After much deliberation the dreaded moment comes when a jury is asked for its verdict: “Guilty, or not guilty?” – and then the highly charged pause awaiting the answer.
And after much deliberation in John 3:1-18, the moment comes when Jesus also makes his verdict. His concluding remarks are made in verse 18, a simple statement that “whoever believes is not condemned, but whoever does not believe stands condemned already, because he has not believed in the name of God’s one and only Son.” A sentence will be pronounced, then, based on whether a person believes in Jesus being the Son of God, or not.
With that understood, Jesus bangs his gavel in verse 19 and says, “This is the verdict.” And what follows is an explanation as to why people do, or do not, believe in him being the Son of God. Which is good to know, because it’s like a heads-up for all of us as to what this life of ours actually boils down to. It’s a simple point: do we believe Jesus is the Son of God? And is that important? Well, yes, when God sent his Son into our world to show us how we can live forever (verse 16).
But he also sent his Son into our world to explain why living forever doesn’t mean much to people. Jesus tells us why in verse 19: “This is the verdict,” he says; it’s because “Light has come into the world, but men loved darkness instead of light because their deeds were evil.” So it’s in us to prefer doing evil things.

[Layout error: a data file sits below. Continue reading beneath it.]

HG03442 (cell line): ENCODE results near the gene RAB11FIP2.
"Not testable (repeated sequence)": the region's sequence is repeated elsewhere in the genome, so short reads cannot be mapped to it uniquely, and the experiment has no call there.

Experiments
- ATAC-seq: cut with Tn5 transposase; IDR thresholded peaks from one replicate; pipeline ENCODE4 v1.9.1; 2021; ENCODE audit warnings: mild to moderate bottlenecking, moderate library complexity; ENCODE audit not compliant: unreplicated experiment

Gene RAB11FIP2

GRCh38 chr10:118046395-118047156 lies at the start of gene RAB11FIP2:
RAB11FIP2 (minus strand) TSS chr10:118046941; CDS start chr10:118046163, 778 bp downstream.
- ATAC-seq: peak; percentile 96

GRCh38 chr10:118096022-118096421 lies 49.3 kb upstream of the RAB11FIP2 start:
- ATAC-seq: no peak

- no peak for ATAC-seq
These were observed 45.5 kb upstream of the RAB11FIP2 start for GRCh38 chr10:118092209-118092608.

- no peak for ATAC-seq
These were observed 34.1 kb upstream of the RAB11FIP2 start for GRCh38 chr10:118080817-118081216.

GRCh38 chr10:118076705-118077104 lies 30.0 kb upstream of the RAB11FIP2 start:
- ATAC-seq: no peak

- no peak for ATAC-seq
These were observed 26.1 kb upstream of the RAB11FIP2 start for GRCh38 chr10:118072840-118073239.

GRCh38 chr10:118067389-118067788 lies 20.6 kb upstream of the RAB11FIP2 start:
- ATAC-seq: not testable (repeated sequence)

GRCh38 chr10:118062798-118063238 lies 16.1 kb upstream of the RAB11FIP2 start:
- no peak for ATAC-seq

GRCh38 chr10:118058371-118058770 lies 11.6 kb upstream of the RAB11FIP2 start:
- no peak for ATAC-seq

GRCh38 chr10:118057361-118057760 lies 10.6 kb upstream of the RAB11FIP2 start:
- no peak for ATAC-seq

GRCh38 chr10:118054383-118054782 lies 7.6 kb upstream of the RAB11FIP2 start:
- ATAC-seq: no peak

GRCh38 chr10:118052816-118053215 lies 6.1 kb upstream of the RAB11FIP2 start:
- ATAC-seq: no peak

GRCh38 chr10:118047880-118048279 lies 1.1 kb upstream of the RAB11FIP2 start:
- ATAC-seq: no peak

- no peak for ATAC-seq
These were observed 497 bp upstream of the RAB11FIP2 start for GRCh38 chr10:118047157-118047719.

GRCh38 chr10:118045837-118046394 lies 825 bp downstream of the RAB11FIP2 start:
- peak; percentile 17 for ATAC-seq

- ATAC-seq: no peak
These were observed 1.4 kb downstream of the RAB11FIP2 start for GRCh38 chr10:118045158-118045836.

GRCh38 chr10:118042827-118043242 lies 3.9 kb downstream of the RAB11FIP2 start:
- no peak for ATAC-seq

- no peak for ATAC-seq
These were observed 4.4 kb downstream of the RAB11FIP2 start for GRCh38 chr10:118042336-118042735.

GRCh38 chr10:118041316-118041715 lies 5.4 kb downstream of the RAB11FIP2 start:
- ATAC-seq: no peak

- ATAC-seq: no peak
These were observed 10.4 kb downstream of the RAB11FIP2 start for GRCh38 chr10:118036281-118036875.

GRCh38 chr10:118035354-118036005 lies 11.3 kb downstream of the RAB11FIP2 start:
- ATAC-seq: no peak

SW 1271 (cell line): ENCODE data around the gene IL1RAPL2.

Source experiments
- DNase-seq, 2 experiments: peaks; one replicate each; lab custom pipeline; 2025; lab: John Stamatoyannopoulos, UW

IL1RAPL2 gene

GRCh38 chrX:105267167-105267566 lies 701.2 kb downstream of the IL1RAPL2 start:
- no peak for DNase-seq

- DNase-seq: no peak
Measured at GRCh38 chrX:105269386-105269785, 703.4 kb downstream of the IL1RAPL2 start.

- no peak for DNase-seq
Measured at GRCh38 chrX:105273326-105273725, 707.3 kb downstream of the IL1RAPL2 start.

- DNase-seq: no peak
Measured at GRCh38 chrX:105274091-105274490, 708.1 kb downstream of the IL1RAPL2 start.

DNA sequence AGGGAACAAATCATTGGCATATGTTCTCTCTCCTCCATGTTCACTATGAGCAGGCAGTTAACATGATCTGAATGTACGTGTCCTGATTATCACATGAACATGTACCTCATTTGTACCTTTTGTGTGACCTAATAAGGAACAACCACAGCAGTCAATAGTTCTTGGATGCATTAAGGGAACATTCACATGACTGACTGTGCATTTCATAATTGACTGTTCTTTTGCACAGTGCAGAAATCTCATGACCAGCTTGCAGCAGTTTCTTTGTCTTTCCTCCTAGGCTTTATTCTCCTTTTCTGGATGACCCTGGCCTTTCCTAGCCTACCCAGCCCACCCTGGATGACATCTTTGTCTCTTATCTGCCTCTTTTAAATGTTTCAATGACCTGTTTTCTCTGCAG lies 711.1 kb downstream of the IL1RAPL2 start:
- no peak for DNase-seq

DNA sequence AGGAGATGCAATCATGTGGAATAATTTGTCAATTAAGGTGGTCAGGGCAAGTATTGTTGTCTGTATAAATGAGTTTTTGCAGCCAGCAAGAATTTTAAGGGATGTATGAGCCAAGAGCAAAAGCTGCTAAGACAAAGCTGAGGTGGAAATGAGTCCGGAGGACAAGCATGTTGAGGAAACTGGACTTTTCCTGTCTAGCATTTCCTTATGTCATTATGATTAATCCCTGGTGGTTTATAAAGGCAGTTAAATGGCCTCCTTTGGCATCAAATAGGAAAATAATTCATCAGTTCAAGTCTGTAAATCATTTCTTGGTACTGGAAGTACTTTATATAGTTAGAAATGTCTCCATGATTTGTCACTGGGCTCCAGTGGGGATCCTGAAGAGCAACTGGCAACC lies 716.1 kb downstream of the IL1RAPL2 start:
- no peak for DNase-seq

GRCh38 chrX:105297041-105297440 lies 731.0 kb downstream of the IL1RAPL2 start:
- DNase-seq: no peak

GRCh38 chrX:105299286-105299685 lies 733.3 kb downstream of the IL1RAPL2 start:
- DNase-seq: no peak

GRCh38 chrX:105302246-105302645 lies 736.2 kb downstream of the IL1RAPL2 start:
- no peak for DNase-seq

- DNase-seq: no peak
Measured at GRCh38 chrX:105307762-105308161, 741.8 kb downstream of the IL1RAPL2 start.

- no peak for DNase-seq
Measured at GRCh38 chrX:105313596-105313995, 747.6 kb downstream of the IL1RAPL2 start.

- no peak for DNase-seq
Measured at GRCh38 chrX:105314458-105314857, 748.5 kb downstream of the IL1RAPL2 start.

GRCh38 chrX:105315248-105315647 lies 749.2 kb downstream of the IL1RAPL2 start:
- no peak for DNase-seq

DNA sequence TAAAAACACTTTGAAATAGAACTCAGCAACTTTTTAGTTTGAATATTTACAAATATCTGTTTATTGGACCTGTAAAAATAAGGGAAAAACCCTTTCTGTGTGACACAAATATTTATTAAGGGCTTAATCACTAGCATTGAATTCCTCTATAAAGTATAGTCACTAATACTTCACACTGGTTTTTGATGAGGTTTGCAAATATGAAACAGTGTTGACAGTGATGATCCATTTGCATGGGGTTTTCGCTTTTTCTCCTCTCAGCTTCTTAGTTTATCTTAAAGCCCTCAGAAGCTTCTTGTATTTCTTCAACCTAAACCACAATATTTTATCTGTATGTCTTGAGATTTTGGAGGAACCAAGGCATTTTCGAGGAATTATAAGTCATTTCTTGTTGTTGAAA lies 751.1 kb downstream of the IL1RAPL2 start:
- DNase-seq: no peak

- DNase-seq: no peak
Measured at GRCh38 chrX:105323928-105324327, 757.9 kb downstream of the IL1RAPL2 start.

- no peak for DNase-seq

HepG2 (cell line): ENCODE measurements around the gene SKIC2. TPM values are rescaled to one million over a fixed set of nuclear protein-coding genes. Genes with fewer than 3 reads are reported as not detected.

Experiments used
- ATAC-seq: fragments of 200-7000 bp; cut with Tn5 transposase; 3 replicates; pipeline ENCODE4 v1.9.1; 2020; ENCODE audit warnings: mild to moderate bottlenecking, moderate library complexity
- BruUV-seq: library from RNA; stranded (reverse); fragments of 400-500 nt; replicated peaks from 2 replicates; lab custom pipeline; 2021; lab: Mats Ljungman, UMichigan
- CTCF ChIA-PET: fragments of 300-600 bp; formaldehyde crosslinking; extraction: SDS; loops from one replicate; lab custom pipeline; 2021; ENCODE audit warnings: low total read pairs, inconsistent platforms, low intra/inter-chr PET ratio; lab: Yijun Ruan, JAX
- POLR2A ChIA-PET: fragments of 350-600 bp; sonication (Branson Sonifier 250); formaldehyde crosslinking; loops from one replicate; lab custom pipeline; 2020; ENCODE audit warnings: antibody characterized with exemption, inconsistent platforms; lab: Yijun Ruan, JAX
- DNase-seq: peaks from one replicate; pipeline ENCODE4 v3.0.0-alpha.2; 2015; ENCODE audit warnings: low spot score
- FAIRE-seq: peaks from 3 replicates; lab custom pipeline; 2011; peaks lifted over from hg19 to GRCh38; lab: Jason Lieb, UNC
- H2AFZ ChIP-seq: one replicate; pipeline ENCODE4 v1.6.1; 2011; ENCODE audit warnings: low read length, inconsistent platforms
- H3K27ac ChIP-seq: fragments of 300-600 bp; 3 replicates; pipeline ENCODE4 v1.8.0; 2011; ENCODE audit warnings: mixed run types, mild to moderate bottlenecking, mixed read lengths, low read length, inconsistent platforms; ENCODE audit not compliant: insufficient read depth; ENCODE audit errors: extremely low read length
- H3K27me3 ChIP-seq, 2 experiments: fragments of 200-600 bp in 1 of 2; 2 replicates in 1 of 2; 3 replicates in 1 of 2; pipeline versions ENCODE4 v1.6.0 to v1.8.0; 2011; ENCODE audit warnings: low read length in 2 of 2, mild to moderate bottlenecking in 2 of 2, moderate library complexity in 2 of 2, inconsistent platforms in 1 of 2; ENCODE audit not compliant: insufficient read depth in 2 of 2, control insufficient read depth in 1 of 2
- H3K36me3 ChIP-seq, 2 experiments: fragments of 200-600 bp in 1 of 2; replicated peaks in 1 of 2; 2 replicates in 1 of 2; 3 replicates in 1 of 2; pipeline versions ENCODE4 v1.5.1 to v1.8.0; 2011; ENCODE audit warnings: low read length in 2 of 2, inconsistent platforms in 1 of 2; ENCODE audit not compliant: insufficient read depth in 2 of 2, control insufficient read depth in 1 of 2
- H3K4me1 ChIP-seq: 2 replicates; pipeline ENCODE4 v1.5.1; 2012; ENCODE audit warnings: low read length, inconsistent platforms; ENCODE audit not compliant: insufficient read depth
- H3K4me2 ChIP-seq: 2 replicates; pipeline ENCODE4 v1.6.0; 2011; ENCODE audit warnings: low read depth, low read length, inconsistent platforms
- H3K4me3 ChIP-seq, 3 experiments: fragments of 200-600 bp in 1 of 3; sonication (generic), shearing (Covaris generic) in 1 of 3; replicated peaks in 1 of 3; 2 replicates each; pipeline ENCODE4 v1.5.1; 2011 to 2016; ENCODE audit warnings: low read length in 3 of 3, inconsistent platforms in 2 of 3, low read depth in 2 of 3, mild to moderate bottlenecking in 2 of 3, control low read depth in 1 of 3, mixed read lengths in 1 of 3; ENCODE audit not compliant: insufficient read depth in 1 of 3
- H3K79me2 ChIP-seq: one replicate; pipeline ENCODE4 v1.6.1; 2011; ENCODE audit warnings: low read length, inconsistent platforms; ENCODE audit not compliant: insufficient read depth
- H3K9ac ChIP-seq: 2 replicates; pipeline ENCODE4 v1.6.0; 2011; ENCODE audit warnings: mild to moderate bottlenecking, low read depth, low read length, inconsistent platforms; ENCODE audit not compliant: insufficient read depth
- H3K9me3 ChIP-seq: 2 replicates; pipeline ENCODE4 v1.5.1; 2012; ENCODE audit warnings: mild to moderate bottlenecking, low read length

Which leaves us in a horrible predicament, because, verse 20, “Everyone who does evil hates the light.” It’s horrible because we can’t stop hating light, just like cockroaches cannot stop themselves scurrying into the darkness at any sign of light either. But why do people hate light so much? It’s “For fear their deeds will be exposed.” The pandemic, for instance, visibly exposed the money-grubbing greed of pharmaceutical companies, and the censoring of anyone who dared to expose them. And they couldn’t stop themselves doing it. Evil had become second nature to them. It had become who they were. Such is Jesus’ verdict.
There’s more to Jesus’ verdict, though, because in verse 21 he says, “whoever lives by the truth comes into the light,” so living by truth also exposes motives and actions, but with a huge difference, because they’re “being done through God.” God can be seen in them. They are living proof God exists, because his motives and actions have become second nature to them.
And what is their motive? Paul explains in Ephesians 5:8, that If we “live as children of light” what drives us, verse 10, is “figuring out what pleases Christ.” And why do we do that? Because we believe he’s the Son of God.